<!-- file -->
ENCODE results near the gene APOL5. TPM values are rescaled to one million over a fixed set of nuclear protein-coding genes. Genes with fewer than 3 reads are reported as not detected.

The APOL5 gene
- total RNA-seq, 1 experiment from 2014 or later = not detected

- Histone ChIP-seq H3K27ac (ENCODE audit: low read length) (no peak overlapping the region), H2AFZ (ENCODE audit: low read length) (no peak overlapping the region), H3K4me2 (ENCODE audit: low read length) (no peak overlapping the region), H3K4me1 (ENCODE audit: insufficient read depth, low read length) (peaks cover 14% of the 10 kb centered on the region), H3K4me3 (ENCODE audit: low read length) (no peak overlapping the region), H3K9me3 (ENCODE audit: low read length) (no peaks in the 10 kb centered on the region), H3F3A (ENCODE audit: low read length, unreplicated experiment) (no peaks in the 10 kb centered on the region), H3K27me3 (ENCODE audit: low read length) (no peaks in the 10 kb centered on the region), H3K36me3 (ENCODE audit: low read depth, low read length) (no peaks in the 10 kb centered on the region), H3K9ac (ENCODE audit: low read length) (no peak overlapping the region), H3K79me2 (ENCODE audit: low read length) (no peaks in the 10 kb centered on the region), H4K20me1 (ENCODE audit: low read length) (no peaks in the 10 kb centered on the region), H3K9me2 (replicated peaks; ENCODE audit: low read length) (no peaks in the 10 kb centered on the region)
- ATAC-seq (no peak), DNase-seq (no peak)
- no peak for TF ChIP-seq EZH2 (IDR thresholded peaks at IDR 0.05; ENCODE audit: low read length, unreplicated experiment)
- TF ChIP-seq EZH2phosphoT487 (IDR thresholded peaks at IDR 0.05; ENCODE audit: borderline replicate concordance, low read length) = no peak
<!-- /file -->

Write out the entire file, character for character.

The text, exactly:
ENCODE results near the gene APOL5. TPM values are rescaled to one million over a fixed set of nuclear protein-coding genes. Genes with fewer than 3 reads are reported as not detected.

The APOL5 gene
- total RNA-seq, 1 experiment from 2014 or later = not detected

- Histone ChIP-seq H3K27ac (ENCODE audit: low read length) (no peak overlapping the region), H2AFZ (ENCODE audit: low read length) (no peak overlapping the region), H3K4me2 (ENCODE audit: low read length) (no peak overlapping the region), H3K4me1 (ENCODE audit: insufficient read depth, low read length) (peaks cover 14% of the 10 kb centered on the region), H3K4me3 (ENCODE audit: low read length) (no peak overlapping the region), H3K9me3 (ENCODE audit: low read length) (no peaks in the 10 kb centered on the region), H3F3A (ENCODE audit: low read length, unreplicated experiment) (no peaks in the 10 kb centered on the region), H3K27me3 (ENCODE audit: low read length) (no peaks in the 10 kb centered on the region), H3K36me3 (ENCODE audit: low read depth, low read length) (no peaks in the 10 kb centered on the region), H3K9ac (ENCODE audit: low read length) (no peak overlapping the region), H3K79me2 (ENCODE audit: low read length) (no peaks in the 10 kb centered on the region), H4K20me1 (ENCODE audit: low read length) (no peaks in the 10 kb centered on the region), H3K9me2 (replicated peaks; ENCODE audit: low read length) (no peaks in the 10 kb centered on the region)
- ATAC-seq (no peak), DNase-seq (no peak)
- no peak for TF ChIP-seq EZH2 (IDR thresholded peaks at IDR 0.05; ENCODE audit: low read length, unreplicated experiment)
- TF ChIP-seq EZH2phosphoT487 (IDR thresholded peaks at IDR 0.05; ENCODE audit: borderline replicate concordance, low read length) = no peak